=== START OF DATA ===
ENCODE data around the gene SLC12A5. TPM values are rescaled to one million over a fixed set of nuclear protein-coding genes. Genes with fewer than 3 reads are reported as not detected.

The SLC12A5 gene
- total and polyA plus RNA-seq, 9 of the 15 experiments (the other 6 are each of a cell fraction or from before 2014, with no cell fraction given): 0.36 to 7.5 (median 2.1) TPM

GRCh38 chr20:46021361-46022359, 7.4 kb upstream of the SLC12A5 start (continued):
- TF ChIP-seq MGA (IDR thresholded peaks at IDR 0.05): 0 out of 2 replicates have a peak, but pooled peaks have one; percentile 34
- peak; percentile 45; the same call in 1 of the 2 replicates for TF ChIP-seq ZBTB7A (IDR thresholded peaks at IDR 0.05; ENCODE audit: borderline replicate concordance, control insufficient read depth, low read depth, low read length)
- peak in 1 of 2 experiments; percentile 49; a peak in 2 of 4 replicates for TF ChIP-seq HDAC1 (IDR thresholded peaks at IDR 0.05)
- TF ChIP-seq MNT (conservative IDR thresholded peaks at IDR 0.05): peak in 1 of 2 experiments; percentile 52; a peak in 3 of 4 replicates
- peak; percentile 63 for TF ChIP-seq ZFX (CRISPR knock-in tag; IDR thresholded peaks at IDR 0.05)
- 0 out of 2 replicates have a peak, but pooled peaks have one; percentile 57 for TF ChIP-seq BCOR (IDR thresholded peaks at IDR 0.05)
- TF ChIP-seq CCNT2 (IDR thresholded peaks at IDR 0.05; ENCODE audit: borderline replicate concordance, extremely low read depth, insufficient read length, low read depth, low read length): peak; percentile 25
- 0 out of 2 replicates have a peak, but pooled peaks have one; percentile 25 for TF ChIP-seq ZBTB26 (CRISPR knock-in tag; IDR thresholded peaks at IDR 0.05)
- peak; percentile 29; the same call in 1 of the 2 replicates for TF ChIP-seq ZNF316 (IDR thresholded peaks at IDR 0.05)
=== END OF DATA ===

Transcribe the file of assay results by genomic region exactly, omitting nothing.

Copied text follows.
ENCODE data around the gene SLC12A5. TPM values are rescaled to one million over a fixed set of nuclear protein-coding genes. Genes with fewer than 3 reads are reported as not detected.

The SLC12A5 gene
- total and polyA plus RNA-seq, 9 of the 15 experiments (the other 6 are each of a cell fraction or from before 2014, with no cell fraction given): 0.36 to 7.5 (median 2.1) TPM

GRCh38 chr20:46021361-46022359, 7.4 kb upstream of the SLC12A5 start (continued):
- TF ChIP-seq MGA (IDR thresholded peaks at IDR 0.05): 0 out of 2 replicates have a peak, but pooled peaks have one; percentile 34
- peak; percentile 45; the same call in 1 of the 2 replicates for TF ChIP-seq ZBTB7A (IDR thresholded peaks at IDR 0.05; ENCODE audit: borderline replicate concordance, control insufficient read depth, low read depth, low read length)
- peak in 1 of 2 experiments; percentile 49; a peak in 2 of 4 replicates for TF ChIP-seq HDAC1 (IDR thresholded peaks at IDR 0.05)
- TF ChIP-seq MNT (conservative IDR thresholded peaks at IDR 0.05): peak in 1 of 2 experiments; percentile 52; a peak in 3 of 4 replicates
- peak; percentile 63 for TF ChIP-seq ZFX (CRISPR knock-in tag; IDR thresholded peaks at IDR 0.05)
- 0 out of 2 replicates have a peak, but pooled peaks have one; percentile 57 for TF ChIP-seq BCOR (IDR thresholded peaks at IDR 0.05)
- TF ChIP-seq CCNT2 (IDR thresholded peaks at IDR 0.05; ENCODE audit: borderline replicate concordance, extremely low read depth, insufficient read length, low read depth, low read length): peak; percentile 25
- 0 out of 2 replicates have a peak, but pooled peaks have one; percentile 25 for TF ChIP-seq ZBTB26 (CRISPR knock-in tag; IDR thresholded peaks at IDR 0.05)
- peak; percentile 29; the same call in 1 of the 2 replicates for TF ChIP-seq ZNF316 (IDR thresholded peaks at IDR 0.05)